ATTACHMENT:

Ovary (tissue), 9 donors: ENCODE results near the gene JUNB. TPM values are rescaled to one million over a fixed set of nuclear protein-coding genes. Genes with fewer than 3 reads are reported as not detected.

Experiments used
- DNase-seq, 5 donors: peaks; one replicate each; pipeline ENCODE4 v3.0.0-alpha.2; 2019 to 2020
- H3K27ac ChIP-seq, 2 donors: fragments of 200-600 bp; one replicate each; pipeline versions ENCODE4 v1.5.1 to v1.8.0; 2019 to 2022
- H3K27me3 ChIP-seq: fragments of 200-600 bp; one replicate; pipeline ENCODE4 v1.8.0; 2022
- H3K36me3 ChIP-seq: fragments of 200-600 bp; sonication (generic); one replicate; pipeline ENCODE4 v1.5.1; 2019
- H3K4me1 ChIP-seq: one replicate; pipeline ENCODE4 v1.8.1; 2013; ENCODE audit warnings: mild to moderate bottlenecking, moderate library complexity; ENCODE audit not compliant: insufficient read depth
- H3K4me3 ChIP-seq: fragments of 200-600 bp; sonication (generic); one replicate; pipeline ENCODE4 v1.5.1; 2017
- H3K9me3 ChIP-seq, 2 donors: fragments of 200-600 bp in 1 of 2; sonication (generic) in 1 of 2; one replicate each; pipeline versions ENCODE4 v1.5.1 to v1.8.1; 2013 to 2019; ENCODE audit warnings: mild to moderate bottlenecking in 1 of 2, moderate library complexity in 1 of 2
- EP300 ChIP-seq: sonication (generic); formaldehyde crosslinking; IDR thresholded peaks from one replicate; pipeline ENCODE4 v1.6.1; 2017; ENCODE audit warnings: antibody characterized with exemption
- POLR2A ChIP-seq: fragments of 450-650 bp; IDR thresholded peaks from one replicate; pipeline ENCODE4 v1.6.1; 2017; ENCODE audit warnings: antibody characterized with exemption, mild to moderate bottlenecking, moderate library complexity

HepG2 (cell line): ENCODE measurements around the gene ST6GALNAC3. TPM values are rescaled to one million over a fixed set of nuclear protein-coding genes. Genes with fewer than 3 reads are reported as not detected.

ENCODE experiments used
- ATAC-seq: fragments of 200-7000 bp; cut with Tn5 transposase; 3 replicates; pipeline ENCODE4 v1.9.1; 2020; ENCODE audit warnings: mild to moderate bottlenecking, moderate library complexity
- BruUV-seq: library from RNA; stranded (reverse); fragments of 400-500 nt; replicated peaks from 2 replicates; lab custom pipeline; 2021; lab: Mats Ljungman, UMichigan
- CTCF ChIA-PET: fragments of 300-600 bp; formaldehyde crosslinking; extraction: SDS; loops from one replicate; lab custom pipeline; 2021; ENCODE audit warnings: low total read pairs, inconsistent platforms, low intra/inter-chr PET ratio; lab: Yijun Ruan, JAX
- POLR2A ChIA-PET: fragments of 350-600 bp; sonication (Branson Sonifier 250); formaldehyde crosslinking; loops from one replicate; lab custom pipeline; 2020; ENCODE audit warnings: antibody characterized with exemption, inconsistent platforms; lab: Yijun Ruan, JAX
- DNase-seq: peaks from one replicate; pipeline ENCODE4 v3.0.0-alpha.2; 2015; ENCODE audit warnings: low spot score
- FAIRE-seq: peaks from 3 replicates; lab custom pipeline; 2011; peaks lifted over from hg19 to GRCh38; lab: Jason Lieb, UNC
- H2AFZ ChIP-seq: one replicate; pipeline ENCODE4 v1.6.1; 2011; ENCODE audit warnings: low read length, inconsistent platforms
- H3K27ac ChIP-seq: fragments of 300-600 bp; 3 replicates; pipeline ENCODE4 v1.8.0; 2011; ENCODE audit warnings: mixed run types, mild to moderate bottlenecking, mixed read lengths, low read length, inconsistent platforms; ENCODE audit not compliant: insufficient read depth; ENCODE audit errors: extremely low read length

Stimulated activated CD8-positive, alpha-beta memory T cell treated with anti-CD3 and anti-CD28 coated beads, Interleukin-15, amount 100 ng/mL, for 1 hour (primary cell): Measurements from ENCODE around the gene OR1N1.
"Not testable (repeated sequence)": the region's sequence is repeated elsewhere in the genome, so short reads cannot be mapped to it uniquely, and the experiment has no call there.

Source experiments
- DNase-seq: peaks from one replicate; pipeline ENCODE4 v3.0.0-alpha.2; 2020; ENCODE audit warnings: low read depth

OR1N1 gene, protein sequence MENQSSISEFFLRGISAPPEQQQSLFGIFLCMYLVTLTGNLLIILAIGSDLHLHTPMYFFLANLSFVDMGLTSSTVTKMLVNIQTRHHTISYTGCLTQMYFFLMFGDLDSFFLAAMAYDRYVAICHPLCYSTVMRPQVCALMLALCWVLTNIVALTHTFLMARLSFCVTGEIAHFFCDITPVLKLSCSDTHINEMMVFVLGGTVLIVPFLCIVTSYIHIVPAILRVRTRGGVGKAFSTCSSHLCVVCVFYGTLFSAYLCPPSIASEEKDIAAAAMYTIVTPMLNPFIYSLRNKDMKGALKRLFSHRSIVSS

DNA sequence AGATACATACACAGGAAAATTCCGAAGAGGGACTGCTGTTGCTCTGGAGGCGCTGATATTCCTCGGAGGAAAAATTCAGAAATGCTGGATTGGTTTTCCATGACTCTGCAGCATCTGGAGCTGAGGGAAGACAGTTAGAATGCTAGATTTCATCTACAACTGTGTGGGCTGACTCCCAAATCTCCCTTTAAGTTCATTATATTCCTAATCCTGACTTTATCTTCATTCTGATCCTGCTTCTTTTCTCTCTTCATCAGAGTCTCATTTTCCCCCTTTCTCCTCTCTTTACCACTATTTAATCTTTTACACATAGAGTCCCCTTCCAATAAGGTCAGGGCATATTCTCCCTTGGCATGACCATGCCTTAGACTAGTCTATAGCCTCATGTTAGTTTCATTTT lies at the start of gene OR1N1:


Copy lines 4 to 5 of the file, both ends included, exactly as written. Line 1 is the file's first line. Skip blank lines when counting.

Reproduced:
- H3K27ac ChIP-seq, 2 donors: fragments of 200-600 bp; one replicate each; pipeline versions ENCODE4 v1.5.1 to v1.8.0; 2019 to 2022
- H3K27me3 ChIP-seq: fragments of 200-600 bp; one replicate; pipeline ENCODE4 v1.8.0; 2022